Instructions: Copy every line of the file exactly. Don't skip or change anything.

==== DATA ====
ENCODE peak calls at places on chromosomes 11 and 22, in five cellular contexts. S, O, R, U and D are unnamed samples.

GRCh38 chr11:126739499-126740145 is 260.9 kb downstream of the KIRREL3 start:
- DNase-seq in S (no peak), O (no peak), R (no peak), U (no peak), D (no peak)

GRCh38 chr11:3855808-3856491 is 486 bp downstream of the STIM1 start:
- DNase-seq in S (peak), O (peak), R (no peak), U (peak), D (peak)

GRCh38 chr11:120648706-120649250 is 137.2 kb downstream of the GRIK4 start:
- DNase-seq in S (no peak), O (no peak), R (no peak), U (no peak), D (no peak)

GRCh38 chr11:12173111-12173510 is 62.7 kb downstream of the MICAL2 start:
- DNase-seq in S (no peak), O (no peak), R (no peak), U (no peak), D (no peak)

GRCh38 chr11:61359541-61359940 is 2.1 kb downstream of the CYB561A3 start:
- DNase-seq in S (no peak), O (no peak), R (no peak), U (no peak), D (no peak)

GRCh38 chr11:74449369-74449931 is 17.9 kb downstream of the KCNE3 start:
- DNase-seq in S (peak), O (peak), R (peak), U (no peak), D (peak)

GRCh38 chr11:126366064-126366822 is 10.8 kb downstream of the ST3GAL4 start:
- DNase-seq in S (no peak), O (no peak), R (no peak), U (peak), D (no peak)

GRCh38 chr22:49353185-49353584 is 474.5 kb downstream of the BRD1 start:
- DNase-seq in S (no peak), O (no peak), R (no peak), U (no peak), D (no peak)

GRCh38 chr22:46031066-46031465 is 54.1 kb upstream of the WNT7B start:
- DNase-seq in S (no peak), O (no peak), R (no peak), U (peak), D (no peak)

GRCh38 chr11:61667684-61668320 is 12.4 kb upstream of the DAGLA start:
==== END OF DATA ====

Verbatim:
ENCODE peak calls at places on chromosomes 11 and 22, in five cellular contexts. S, O, R, U and D are unnamed samples.

GRCh38 chr11:126739499-126740145 is 260.9 kb downstream of the KIRREL3 start:
- DNase-seq in S (no peak), O (no peak), R (no peak), U (no peak), D (no peak)

GRCh38 chr11:3855808-3856491 is 486 bp downstream of the STIM1 start:
- DNase-seq in S (peak), O (peak), R (no peak), U (peak), D (peak)

GRCh38 chr11:120648706-120649250 is 137.2 kb downstream of the GRIK4 start:
- DNase-seq in S (no peak), O (no peak), R (no peak), U (no peak), D (no peak)

GRCh38 chr11:12173111-12173510 is 62.7 kb downstream of the MICAL2 start:
- DNase-seq in S (no peak), O (no peak), R (no peak), U (no peak), D (no peak)

GRCh38 chr11:61359541-61359940 is 2.1 kb downstream of the CYB561A3 start:
- DNase-seq in S (no peak), O (no peak), R (no peak), U (no peak), D (no peak)

GRCh38 chr11:74449369-74449931 is 17.9 kb downstream of the KCNE3 start:
- DNase-seq in S (peak), O (peak), R (peak), U (no peak), D (peak)

GRCh38 chr11:126366064-126366822 is 10.8 kb downstream of the ST3GAL4 start:
- DNase-seq in S (no peak), O (no peak), R (no peak), U (peak), D (no peak)

GRCh38 chr22:49353185-49353584 is 474.5 kb downstream of the BRD1 start:
- DNase-seq in S (no peak), O (no peak), R (no peak), U (no peak), D (no peak)

GRCh38 chr22:46031066-46031465 is 54.1 kb upstream of the WNT7B start:
- DNase-seq in S (no peak), O (no peak), R (no peak), U (peak), D (no peak)

GRCh38 chr11:61667684-61668320 is 12.4 kb upstream of the DAGLA start: